The return of over 5,000 kokanee salmon to Kluane National Park in southwest Yukon in 2015 was cause for excitement after the population was nearly declared extinct in 2009.
“Historically about 3,000 kokanee return to the spawning beds, but in the early 2000’s the population plummeted to several hundred, and in 2009 we only counted 20 fish,” says Carmen Wong, ecological team leader with Parks Canada. “So the return of this many fish is truly astounding.”
The reason for the salmon’s return is unclear, but the leading hypothesis is that it’s climate driven. Sockeye salmon—which have the same genetic make up as kokanee salmon—also experience crashes and booms in their population which have been attributed to changes in water temperatures. Wong says this has led researchers to believe the same thing is happening with the kokanee.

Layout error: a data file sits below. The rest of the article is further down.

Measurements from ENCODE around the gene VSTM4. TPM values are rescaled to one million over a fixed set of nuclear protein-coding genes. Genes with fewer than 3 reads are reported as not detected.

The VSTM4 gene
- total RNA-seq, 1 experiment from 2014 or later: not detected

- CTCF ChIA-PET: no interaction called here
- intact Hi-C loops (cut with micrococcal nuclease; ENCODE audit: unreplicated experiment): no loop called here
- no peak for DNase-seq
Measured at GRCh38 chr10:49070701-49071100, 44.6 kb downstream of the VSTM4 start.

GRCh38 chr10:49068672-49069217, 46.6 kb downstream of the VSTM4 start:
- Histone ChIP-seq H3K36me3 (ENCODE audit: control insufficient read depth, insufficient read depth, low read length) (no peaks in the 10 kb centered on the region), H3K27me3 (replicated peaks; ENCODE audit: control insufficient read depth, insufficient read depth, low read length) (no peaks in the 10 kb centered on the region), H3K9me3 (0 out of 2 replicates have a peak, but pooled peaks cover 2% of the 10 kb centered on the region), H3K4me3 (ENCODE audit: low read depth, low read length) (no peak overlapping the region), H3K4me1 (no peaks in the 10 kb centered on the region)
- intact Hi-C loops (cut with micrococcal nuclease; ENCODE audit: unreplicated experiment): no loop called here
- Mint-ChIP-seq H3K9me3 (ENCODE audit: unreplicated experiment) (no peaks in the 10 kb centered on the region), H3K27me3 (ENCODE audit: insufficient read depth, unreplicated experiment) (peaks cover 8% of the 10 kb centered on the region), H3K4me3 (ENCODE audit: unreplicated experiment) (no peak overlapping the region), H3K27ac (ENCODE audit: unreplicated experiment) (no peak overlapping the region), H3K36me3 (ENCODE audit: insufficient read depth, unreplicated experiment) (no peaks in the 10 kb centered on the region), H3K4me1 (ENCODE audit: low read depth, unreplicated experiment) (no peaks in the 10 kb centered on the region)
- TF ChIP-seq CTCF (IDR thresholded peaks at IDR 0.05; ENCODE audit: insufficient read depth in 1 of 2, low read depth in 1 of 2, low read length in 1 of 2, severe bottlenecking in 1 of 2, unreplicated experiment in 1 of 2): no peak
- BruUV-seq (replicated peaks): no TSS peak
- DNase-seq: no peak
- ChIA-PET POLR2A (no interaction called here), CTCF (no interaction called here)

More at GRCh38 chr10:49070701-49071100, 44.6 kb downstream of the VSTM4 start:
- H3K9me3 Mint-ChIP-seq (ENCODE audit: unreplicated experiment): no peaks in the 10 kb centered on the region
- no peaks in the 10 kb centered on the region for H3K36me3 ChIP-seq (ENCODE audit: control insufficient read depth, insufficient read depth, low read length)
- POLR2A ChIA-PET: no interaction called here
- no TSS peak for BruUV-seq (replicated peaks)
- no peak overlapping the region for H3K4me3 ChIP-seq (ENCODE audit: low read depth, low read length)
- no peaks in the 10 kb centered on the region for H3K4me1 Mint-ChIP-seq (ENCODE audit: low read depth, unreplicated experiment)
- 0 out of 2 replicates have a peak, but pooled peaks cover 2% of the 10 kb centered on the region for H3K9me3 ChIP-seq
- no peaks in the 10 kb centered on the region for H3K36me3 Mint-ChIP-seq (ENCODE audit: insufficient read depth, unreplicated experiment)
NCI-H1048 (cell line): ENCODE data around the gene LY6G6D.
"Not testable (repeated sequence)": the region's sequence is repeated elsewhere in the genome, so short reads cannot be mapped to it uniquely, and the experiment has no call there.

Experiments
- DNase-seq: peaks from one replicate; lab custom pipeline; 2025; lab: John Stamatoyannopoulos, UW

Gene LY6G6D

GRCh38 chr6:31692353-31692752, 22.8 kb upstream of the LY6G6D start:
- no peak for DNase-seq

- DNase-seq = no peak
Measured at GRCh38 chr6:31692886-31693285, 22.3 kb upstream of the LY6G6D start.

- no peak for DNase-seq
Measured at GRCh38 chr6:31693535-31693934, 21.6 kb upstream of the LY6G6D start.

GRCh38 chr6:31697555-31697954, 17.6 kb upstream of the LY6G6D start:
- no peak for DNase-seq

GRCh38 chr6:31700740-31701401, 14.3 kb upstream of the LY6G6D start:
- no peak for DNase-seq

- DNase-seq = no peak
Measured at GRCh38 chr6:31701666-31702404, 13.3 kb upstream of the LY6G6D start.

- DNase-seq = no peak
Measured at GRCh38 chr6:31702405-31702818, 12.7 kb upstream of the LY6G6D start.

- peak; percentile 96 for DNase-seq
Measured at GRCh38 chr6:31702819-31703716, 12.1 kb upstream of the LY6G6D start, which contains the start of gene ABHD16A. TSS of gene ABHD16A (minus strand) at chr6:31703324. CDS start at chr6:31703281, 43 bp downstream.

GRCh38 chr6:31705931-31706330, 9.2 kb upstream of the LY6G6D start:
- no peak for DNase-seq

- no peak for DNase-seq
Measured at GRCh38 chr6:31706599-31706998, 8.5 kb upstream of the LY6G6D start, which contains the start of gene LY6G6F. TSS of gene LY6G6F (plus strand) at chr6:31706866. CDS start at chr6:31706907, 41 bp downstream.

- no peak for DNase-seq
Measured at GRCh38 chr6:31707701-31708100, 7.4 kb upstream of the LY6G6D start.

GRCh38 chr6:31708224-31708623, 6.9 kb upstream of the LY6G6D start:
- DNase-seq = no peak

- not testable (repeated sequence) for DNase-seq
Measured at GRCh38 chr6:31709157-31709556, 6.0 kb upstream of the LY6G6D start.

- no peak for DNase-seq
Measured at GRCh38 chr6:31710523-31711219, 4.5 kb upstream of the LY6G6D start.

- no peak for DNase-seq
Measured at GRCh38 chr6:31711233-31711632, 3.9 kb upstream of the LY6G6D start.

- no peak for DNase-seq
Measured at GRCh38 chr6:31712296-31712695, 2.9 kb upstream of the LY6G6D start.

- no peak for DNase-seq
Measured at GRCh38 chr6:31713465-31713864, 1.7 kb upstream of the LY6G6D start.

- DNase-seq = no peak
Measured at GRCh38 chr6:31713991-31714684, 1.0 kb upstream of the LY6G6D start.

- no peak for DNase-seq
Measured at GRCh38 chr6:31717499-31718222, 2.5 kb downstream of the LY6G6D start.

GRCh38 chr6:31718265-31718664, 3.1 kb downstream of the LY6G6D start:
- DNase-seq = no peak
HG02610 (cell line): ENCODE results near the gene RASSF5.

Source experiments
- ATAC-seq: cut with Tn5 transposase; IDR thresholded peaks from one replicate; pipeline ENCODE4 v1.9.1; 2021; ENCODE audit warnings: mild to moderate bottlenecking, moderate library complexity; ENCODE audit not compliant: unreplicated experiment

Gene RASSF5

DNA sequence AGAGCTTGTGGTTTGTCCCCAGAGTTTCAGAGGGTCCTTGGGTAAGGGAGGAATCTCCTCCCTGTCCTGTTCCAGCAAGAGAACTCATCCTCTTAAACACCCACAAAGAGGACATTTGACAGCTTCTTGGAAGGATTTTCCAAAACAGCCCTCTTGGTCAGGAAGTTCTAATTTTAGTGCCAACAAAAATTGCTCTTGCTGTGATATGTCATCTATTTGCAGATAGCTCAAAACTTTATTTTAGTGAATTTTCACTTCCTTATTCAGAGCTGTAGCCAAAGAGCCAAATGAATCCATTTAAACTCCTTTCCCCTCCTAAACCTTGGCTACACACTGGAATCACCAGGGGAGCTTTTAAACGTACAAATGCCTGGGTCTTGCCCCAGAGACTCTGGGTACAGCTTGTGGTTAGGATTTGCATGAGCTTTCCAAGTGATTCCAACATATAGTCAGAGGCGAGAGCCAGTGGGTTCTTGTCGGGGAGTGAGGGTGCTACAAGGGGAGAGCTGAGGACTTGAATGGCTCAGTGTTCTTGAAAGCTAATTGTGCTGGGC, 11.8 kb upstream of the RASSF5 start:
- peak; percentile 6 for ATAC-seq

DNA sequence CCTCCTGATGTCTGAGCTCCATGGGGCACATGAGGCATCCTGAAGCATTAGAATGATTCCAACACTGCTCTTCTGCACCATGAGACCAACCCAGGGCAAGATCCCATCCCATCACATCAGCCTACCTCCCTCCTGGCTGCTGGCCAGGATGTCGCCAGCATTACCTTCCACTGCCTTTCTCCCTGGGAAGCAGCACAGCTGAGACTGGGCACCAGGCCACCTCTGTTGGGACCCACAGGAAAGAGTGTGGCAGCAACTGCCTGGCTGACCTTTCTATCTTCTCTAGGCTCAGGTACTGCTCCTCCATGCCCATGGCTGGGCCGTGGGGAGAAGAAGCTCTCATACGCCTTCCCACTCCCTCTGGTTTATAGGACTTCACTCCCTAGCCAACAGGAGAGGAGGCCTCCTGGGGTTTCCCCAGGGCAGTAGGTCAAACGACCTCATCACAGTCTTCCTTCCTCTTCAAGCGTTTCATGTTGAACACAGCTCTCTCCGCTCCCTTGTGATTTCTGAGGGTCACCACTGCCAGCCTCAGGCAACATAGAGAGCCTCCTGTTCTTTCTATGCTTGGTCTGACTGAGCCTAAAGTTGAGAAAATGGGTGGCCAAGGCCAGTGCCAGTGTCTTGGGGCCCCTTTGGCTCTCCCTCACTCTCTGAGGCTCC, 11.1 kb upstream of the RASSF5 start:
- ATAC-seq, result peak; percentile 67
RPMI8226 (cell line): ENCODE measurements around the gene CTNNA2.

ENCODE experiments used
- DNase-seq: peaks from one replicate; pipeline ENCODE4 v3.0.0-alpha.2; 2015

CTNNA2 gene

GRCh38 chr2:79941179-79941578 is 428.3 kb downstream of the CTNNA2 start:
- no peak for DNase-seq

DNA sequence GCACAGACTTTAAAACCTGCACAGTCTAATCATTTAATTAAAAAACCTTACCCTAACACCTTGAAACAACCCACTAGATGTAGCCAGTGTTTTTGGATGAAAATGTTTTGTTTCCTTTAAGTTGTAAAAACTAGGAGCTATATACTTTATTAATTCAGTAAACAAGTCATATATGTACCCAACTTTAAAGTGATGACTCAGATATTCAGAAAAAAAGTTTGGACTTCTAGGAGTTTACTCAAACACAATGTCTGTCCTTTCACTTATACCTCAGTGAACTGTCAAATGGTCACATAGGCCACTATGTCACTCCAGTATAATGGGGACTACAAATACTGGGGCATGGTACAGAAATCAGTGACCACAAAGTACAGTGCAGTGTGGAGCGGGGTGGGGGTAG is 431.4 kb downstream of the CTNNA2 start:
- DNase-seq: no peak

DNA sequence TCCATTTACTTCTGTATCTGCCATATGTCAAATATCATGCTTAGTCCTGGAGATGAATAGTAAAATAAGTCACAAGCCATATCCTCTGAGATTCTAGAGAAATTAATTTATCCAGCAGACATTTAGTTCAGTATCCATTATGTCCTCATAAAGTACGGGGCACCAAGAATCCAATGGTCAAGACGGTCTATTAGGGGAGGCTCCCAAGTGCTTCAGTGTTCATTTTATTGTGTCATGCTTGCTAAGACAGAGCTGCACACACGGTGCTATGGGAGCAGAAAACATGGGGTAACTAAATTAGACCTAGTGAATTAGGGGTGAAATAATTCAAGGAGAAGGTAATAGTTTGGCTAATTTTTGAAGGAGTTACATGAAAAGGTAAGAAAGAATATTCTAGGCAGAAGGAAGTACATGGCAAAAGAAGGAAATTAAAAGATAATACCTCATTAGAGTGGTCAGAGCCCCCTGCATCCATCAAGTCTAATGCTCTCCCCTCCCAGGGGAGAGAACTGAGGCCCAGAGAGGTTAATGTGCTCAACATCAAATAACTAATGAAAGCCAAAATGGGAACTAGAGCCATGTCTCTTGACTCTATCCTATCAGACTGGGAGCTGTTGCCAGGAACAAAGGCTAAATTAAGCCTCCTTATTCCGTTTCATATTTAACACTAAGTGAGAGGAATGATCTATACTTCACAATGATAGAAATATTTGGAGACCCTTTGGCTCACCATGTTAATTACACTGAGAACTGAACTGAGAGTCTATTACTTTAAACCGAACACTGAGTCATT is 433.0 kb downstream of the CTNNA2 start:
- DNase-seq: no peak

“What’s really interesting about this population is it went to near extinction yet came back with basically no management, so we’re really going to put a lot of effort into figuring out if the role of climate can explain this” she says.
The fish will be counted again in August, and although the 2015 surge in numbers is promising, Wong says it’s too early to consider the population stable.
“It was only six years ago that we counted only 20 fish, so we’re nowhere near in the clear yet for declaring the recovery of this population,” she says. “But we do have reports that fishermen are catching and returning them to the water, so that’s a good indication that there are still lots of them around.”
While kokanee can be found across British Columbia and the western United States, this population is unique because it’s one of two wild populations in the Yukon, and is the only wild population found in a national park.